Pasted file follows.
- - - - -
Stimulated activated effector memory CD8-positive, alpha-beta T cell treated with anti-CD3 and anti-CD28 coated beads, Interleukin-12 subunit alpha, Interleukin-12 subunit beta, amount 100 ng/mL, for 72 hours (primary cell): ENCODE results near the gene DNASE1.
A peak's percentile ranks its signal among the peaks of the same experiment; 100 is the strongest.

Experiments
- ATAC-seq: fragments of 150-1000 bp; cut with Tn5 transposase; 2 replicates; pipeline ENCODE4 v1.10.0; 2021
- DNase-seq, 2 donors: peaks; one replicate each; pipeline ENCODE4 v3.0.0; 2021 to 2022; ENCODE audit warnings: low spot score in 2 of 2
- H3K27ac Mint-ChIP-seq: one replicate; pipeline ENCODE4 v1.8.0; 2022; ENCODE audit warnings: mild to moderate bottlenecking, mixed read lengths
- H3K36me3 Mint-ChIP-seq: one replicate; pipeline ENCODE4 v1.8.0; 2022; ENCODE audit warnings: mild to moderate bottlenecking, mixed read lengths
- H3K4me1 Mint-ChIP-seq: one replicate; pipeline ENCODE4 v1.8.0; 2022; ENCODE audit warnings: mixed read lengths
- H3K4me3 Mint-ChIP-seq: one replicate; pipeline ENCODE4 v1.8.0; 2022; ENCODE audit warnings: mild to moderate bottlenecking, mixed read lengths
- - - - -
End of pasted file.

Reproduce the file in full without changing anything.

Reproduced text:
Stimulated activated effector memory CD8-positive, alpha-beta T cell treated with anti-CD3 and anti-CD28 coated beads, Interleukin-12 subunit alpha, Interleukin-12 subunit beta, amount 100 ng/mL, for 72 hours (primary cell): ENCODE results near the gene DNASE1.
A peak's percentile ranks its signal among the peaks of the same experiment; 100 is the strongest.

Experiments
- ATAC-seq: fragments of 150-1000 bp; cut with Tn5 transposase; 2 replicates; pipeline ENCODE4 v1.10.0; 2021
- DNase-seq, 2 donors: peaks; one replicate each; pipeline ENCODE4 v3.0.0; 2021 to 2022; ENCODE audit warnings: low spot score in 2 of 2
- H3K27ac Mint-ChIP-seq: one replicate; pipeline ENCODE4 v1.8.0; 2022; ENCODE audit warnings: mild to moderate bottlenecking, mixed read lengths
- H3K36me3 Mint-ChIP-seq: one replicate; pipeline ENCODE4 v1.8.0; 2022; ENCODE audit warnings: mild to moderate bottlenecking, mixed read lengths
- H3K4me1 Mint-ChIP-seq: one replicate; pipeline ENCODE4 v1.8.0; 2022; ENCODE audit warnings: mixed read lengths
- H3K4me3 Mint-ChIP-seq: one replicate; pipeline ENCODE4 v1.8.0; 2022; ENCODE audit warnings: mild to moderate bottlenecking, mixed read lengths